Both major political parties have overstated their claims and counter-claims on education, according to an independent review of Labour's record in office.

A circuitous route to therapy resistance
Scientists from the German Cancer Research Center and Heidelberg University Hospital have discovered a cause of resistance to therapy in cases of brain cancer.

'Human Evolutionary Genetics' by Jobling, Hollux, Hurles, Kivisild, and Tyler-Smith
Now in full-color, the Second Edition of Human Evolutionary Genetics has been completely revised to cover the rapid advances in the field since publication of the highly regarded First Edition.

Whole genome or exome sequencing: An individual insight
Focusing on parts rather than the whole, when it comes to genome sequencing, might be extremely useful, finds research in BioMed Central's open access journal Genome Medicine.

DNA found outside genes plays largely unknown, potentially vital roles
A new UC San Francisco study highlights the potential importance of the vast majority of human DNA that lies outside of genes within the cell.

1 in 5 grade 7-12 students report having a traumatic brain injury in their lifetime
One in five adolescents surveyed in Ontario, Canada said they have suffered a traumatic brain injury that left them unconscious for five minutes or required them to be hospitalized overnight, a statistic researchers in Toronto say is much higher than previously thought.

Getting the carbon out of emissions
MIT researchers propose method to remove carbon from emissions that could be more efficient than previous systems and easier to retrofit in existing power plants.

UCSB research points to a potential therapeutic approach to Alzheimer's disease
Building on research published eight years ago in the journal Chemistry and Biology, Kenneth S.

Tired and edgy? Sleep deprivation boosts anticipatory anxiety
UC Berkeley researchers have found that a lack of sleep, which is common in anxiety disorders, may play a key role in ramping up the brain regions that contribute to excessive worrying.

Ben-Gurion U. and UChicago research collaboration targets water resource innovations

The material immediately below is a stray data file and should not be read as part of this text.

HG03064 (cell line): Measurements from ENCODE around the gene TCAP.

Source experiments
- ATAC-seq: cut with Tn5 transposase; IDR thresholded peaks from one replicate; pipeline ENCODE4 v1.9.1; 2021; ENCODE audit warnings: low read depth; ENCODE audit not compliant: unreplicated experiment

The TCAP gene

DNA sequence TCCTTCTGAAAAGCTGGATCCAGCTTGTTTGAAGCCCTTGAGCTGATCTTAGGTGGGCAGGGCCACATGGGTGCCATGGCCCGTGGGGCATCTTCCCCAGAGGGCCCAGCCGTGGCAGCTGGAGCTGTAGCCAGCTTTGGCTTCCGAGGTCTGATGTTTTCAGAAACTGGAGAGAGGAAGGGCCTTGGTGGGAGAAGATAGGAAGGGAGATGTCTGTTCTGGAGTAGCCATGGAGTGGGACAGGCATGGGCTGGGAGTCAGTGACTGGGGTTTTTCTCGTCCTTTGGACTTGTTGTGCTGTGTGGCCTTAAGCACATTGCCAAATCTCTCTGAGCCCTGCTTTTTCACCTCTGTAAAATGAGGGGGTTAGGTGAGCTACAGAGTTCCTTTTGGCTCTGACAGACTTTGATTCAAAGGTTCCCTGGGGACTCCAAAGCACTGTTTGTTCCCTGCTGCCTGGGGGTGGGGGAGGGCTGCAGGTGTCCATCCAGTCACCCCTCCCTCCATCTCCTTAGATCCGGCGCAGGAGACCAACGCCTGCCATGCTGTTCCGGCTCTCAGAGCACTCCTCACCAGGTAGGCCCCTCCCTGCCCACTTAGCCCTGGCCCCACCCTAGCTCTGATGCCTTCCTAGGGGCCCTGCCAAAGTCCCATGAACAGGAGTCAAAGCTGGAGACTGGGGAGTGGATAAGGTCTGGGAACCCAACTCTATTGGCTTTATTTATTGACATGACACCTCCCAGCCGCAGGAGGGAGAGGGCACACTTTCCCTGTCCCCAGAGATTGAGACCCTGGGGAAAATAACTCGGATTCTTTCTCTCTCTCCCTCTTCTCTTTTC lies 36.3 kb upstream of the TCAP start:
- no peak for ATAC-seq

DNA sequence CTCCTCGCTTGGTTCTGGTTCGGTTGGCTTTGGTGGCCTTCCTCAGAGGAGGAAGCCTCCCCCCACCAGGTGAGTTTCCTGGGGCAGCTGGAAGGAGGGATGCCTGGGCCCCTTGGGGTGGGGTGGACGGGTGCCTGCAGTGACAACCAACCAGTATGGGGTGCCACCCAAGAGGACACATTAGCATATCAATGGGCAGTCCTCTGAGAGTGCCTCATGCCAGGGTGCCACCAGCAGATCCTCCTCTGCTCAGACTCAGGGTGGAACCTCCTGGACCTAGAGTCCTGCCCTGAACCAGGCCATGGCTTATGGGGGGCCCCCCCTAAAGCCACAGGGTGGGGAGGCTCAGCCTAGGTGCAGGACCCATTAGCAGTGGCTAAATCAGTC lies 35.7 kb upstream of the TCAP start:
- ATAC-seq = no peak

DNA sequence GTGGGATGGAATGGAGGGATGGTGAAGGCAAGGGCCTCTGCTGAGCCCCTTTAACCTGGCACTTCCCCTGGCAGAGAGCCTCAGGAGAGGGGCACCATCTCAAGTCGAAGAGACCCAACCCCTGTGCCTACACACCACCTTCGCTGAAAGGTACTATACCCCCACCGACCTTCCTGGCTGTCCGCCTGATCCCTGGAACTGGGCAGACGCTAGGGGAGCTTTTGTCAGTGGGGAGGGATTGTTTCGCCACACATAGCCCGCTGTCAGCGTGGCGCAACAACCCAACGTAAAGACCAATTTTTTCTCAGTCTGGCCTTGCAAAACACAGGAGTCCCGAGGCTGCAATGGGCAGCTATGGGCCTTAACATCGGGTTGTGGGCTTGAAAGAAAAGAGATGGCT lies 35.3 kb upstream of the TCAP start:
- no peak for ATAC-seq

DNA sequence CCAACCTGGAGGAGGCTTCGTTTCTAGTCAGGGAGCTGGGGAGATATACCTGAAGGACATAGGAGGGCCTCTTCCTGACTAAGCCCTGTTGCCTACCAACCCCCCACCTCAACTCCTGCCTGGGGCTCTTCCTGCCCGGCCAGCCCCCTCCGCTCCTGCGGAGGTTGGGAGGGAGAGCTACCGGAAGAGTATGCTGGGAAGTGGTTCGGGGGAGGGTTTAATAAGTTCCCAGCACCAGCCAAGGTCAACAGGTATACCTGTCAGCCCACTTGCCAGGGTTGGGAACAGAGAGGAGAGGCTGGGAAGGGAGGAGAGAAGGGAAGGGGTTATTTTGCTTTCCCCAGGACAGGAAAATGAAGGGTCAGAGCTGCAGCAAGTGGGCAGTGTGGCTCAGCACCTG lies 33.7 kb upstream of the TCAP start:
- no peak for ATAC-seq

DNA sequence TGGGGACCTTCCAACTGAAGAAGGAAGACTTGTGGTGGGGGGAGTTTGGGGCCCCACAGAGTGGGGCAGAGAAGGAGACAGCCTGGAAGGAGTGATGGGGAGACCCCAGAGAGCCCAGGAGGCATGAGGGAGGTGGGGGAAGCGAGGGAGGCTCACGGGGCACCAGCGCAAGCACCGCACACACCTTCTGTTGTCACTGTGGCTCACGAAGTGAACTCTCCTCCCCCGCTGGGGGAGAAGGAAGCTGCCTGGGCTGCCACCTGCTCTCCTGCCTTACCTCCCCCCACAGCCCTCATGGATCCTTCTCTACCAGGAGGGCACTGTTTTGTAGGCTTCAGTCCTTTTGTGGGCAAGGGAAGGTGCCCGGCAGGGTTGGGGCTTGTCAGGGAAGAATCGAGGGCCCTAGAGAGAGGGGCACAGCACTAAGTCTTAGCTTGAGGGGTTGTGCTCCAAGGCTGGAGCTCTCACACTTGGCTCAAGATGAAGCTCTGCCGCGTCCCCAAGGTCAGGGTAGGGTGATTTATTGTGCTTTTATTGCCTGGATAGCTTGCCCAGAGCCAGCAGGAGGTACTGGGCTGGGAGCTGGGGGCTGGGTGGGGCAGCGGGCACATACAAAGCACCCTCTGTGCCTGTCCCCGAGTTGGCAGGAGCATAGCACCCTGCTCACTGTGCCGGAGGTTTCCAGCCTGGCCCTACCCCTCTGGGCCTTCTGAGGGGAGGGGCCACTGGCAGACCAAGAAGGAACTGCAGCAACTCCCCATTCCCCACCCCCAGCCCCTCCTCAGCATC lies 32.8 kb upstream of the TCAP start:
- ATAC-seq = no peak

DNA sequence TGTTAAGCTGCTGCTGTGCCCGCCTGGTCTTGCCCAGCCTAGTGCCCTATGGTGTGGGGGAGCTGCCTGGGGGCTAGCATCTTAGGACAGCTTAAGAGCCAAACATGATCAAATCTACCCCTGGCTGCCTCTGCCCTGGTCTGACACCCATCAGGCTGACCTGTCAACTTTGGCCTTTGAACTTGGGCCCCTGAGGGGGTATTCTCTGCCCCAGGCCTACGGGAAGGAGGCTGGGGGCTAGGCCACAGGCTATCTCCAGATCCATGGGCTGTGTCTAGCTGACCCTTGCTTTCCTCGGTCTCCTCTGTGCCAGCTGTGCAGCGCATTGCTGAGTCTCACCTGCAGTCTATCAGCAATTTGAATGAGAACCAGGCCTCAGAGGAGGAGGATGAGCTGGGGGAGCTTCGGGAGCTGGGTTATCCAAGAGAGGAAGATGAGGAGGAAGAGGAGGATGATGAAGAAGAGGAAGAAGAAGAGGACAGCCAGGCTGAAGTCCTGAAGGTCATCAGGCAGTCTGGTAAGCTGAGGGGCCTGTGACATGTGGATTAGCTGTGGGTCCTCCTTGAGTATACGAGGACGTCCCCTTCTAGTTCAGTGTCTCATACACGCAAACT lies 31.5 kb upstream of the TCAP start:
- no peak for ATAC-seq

The first wave of research proposals include fabricating new materials tailored to remove contaminants, bacteria, viruses, and salt from drinking water at a fraction of the cost of current technologies; biological engineering that will help plants maximize their own drought-resistance mechanisms; and polymers that can change the water retention properties of soil in agriculture.

2 University of Houston students chosen as Albert Schweitzer Fellows
Two University of Houston students, one from the UH Graduate College of Social Work and one from UH College of Pharmacy, will lead health-related service initiatives for underserved individuals and communities during 2013-2014 under the Houston-Galveston Albert Schweitzer Fellowship Program.

Bluefin tuna experts dispute assessment of fish populations
Leading Bluefin tuna researchers at the universities of Massachusetts and Maine issued a rebuttal to a

Sleep deprivation, pacing protect runners' muscles in 200-mile long mountain race
Runners who complete one of the world's most challenging ultra-marathons experience less neuromuscular fatigue, muscle damage and inflammation compared to those who run distances half to one quarter as long, according to the results of research published June 26 in the open access journal PLOS ONE by Jonas Saugy and colleagues from the University of Lausanne, Switzerland.

Promising Alzheimer's 'drug' halts memory loss
A new class of experimental drug is showing great promise in preventing early memory loss in Alzheimer's disease.

Salmonella infection is a battle between good and bad bacteria in the gut
A new study in PLOS ONE that examined food poisoning infection as-it-happens in mice revealed harmful bacteria, such as a common type of Salmonella, takes over beneficial bacteria within the gut amid previously unseen changes to the gut environment.

First transiting planets in a star cluster discovered
All stars begin their lives in groups. Most stars are born in small groups that quickly fall apart.

Research shows Vitamin D levels drop after pediatric heart surgery, increasing sickness
Compelling evidence that children with congenital heart disease require even higher levels of Vitamin D intake in the months preceding surgery.

People prefer 'carrots' to 'sticks' when it comes to healthcare incentives
To keep costs low, companies often incentivize healthy lifestyles. Now, new research suggests that how these incentives are framed -- as benefits for healthy-weight people or penalties for overweight people -- makes a big difference.

Crabgrass' secret: The despised weed makes herbicide to kill neighboring plants
Contrary to popular belief, crabgrass does not thrive in lawns, gardens and farm fields by simply crowding out other plants.